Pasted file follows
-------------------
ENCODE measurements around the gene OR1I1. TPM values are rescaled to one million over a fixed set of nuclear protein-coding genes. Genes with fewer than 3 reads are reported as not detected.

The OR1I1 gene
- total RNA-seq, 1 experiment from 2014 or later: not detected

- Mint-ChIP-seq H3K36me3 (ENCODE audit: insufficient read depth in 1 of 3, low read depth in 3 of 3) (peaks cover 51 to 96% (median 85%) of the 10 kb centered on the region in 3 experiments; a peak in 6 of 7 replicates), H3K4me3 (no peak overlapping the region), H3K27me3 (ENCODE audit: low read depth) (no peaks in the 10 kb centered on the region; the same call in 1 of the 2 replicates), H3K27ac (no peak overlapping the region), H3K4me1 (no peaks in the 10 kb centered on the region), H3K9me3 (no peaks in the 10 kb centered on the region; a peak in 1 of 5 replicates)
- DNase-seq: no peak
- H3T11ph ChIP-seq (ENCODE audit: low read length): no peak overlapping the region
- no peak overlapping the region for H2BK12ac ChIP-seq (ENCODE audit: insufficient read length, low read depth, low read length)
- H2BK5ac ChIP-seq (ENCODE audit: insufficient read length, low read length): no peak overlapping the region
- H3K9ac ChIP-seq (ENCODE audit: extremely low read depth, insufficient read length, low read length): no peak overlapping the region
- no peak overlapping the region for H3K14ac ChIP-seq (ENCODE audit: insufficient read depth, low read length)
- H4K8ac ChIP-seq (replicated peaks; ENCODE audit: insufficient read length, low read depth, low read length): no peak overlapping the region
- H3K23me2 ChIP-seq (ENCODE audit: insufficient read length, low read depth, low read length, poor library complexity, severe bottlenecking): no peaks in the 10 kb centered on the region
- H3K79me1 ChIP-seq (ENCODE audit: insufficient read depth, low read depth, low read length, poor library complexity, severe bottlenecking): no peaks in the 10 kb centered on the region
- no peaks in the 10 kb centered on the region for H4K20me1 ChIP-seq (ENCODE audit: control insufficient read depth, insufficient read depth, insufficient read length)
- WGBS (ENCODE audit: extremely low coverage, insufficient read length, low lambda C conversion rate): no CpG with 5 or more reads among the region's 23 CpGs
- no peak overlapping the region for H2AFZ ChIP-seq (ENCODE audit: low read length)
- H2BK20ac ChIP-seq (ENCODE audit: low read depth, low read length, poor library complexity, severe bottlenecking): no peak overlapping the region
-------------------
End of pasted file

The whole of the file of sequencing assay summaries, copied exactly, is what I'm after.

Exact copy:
ENCODE measurements around the gene OR1I1. TPM values are rescaled to one million over a fixed set of nuclear protein-coding genes. Genes with fewer than 3 reads are reported as not detected.

The OR1I1 gene
- total RNA-seq, 1 experiment from 2014 or later: not detected

- Mint-ChIP-seq H3K36me3 (ENCODE audit: insufficient read depth in 1 of 3, low read depth in 3 of 3) (peaks cover 51 to 96% (median 85%) of the 10 kb centered on the region in 3 experiments; a peak in 6 of 7 replicates), H3K4me3 (no peak overlapping the region), H3K27me3 (ENCODE audit: low read depth) (no peaks in the 10 kb centered on the region; the same call in 1 of the 2 replicates), H3K27ac (no peak overlapping the region), H3K4me1 (no peaks in the 10 kb centered on the region), H3K9me3 (no peaks in the 10 kb centered on the region; a peak in 1 of 5 replicates)
- DNase-seq: no peak
- H3T11ph ChIP-seq (ENCODE audit: low read length): no peak overlapping the region
- no peak overlapping the region for H2BK12ac ChIP-seq (ENCODE audit: insufficient read length, low read depth, low read length)
- H2BK5ac ChIP-seq (ENCODE audit: insufficient read length, low read length): no peak overlapping the region
- H3K9ac ChIP-seq (ENCODE audit: extremely low read depth, insufficient read length, low read length): no peak overlapping the region
- no peak overlapping the region for H3K14ac ChIP-seq (ENCODE audit: insufficient read depth, low read length)
- H4K8ac ChIP-seq (replicated peaks; ENCODE audit: insufficient read length, low read depth, low read length): no peak overlapping the region
- H3K23me2 ChIP-seq (ENCODE audit: insufficient read length, low read depth, low read length, poor library complexity, severe bottlenecking): no peaks in the 10 kb centered on the region
- H3K79me1 ChIP-seq (ENCODE audit: insufficient read depth, low read depth, low read length, poor library complexity, severe bottlenecking): no peaks in the 10 kb centered on the region
- no peaks in the 10 kb centered on the region for H4K20me1 ChIP-seq (ENCODE audit: control insufficient read depth, insufficient read depth, insufficient read length)
- WGBS (ENCODE audit: extremely low coverage, insufficient read length, low lambda C conversion rate): no CpG with 5 or more reads among the region's 23 CpGs
- no peak overlapping the region for H2AFZ ChIP-seq (ENCODE audit: low read length)
- H2BK20ac ChIP-seq (ENCODE audit: low read depth, low read length, poor library complexity, severe bottlenecking): no peak overlapping the region